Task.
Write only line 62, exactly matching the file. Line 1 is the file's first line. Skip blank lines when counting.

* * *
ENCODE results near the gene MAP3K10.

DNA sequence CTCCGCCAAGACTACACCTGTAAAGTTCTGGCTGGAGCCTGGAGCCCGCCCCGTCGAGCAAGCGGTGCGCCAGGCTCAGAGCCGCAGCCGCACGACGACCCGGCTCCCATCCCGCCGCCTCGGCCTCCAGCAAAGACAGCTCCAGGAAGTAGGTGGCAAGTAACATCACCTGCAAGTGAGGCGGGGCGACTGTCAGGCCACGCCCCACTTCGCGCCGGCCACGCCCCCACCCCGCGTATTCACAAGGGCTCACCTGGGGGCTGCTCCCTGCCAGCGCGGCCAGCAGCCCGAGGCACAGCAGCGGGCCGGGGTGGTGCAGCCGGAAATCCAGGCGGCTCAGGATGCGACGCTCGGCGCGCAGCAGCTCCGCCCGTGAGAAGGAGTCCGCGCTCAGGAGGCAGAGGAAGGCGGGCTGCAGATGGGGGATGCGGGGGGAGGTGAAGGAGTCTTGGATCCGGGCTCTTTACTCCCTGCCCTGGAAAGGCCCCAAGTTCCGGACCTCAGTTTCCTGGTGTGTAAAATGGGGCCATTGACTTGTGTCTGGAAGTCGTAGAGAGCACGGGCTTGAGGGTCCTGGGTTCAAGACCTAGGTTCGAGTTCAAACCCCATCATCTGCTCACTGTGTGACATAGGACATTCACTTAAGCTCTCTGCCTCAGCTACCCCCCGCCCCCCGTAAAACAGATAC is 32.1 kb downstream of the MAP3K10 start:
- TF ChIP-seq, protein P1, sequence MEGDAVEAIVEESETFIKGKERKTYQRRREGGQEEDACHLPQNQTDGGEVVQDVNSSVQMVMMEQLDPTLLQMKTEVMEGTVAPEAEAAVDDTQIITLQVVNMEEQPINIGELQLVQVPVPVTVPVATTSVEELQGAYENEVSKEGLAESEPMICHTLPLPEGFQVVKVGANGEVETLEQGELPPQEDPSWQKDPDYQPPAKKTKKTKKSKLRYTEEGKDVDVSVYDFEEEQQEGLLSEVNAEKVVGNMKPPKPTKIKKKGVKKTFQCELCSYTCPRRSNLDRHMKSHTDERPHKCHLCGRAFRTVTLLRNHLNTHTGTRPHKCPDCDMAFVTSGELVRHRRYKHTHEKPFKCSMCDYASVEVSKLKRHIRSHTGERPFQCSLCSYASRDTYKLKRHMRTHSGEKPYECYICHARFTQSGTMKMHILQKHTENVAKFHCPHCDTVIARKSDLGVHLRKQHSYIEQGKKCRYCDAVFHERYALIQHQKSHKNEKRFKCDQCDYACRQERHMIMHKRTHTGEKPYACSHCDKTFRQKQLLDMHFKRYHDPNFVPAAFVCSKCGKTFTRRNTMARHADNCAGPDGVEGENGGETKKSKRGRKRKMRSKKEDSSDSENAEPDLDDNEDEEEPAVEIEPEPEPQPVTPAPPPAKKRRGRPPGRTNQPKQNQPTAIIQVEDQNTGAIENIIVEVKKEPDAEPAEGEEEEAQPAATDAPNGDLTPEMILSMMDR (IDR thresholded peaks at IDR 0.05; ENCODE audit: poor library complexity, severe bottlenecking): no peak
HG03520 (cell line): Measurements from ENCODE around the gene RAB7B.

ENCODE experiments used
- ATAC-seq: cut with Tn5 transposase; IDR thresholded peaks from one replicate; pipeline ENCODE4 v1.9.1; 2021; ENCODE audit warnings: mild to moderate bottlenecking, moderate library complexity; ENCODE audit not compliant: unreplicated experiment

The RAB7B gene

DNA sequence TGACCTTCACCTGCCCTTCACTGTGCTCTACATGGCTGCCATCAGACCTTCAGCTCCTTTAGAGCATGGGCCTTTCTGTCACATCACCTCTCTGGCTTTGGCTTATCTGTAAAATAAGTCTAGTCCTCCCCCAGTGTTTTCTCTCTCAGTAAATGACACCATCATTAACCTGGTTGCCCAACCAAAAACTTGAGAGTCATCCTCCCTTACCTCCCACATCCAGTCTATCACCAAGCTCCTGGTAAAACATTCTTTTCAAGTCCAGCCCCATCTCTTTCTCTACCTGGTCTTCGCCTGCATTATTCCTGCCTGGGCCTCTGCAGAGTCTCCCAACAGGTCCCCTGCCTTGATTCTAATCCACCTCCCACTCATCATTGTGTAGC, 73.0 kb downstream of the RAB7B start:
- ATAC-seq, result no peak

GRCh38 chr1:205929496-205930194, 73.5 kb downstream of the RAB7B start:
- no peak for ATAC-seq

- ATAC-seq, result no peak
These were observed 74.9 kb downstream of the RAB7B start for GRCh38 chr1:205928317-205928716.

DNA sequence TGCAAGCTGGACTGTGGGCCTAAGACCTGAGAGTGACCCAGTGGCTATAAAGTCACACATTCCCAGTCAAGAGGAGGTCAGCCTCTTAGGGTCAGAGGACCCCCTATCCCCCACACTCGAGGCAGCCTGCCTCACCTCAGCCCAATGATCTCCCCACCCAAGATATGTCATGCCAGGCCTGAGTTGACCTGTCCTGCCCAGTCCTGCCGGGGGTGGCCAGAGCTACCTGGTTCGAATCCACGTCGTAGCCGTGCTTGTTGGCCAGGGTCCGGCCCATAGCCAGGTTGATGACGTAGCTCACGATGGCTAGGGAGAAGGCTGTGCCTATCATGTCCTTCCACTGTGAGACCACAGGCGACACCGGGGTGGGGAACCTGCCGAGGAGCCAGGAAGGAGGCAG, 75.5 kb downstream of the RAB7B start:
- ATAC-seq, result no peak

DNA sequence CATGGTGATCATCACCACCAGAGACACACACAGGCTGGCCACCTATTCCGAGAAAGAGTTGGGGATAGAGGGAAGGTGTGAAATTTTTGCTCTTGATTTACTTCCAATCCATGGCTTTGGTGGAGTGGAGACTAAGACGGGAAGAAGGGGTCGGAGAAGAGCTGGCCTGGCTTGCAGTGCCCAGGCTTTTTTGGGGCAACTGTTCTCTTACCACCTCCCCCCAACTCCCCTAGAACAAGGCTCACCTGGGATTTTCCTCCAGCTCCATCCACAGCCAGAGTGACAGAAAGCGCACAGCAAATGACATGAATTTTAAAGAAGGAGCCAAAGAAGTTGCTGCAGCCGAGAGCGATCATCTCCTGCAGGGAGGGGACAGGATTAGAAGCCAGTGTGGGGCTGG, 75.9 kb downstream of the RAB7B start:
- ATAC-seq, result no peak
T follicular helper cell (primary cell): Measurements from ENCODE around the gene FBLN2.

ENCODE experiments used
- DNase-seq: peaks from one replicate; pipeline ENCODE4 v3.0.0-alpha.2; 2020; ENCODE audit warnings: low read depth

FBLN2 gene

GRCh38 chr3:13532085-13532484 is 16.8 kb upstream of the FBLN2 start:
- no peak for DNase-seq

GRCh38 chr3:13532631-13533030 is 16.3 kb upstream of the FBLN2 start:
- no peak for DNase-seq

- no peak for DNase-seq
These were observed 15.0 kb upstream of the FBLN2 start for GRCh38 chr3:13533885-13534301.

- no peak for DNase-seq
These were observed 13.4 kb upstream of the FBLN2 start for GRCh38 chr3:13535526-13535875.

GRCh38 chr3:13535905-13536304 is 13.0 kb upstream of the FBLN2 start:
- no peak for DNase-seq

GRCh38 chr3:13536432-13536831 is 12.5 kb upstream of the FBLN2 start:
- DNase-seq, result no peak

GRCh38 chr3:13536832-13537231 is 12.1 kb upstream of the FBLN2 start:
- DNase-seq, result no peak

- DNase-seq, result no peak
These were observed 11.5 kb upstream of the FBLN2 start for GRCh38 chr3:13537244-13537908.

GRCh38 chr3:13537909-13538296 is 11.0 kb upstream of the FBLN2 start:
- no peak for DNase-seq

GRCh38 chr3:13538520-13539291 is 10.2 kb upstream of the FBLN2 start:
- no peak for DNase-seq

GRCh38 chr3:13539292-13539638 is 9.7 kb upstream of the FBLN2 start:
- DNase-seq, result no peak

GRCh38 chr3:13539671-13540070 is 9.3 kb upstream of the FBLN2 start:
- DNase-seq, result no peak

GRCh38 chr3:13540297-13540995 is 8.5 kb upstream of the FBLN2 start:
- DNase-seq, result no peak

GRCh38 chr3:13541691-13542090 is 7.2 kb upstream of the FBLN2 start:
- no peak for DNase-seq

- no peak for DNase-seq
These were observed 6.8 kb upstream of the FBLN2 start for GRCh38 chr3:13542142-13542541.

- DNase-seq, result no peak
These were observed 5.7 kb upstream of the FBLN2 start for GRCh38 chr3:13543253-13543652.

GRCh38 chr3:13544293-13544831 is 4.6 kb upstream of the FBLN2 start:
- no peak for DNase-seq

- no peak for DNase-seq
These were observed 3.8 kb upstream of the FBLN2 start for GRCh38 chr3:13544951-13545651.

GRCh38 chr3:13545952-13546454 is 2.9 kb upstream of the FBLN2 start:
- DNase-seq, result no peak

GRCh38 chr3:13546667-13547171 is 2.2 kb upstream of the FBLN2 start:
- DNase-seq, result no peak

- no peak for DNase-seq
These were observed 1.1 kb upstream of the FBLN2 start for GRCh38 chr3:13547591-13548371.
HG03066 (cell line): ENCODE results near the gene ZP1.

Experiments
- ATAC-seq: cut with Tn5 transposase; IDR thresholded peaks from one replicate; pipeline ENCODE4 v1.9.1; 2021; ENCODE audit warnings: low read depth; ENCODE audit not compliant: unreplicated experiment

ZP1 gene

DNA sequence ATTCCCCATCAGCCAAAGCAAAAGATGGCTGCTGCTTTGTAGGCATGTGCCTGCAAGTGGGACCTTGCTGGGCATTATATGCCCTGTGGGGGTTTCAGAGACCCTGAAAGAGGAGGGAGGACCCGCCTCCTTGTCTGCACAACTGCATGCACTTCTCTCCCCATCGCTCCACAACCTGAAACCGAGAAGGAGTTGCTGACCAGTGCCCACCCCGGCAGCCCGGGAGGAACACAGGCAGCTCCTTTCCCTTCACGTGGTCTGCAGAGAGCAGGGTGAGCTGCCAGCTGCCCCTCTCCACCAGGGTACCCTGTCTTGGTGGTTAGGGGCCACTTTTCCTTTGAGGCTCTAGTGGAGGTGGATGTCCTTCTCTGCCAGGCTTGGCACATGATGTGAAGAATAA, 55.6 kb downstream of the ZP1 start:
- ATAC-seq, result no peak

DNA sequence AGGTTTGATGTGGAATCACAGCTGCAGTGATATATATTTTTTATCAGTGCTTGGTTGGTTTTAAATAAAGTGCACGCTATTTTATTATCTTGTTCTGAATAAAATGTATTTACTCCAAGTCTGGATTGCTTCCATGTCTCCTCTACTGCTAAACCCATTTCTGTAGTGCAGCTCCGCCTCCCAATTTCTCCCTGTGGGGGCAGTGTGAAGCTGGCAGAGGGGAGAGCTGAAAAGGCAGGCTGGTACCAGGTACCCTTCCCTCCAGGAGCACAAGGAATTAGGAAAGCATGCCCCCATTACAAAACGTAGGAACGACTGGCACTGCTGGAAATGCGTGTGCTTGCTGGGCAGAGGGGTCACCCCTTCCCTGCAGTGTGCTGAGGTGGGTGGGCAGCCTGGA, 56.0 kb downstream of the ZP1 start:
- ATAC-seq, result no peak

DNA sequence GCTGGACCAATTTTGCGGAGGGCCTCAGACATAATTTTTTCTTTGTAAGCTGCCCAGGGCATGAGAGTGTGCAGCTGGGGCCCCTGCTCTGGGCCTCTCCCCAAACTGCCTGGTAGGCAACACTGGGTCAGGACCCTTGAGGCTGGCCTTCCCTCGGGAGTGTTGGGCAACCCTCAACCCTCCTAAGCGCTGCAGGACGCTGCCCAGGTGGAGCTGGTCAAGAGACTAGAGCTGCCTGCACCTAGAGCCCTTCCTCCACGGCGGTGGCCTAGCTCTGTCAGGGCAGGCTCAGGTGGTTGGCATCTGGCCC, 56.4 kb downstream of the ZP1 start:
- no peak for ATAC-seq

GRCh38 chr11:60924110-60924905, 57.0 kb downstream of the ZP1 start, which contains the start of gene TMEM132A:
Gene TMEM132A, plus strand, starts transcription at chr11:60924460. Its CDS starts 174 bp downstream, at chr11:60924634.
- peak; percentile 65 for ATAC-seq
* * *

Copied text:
- no peak for DNase-seq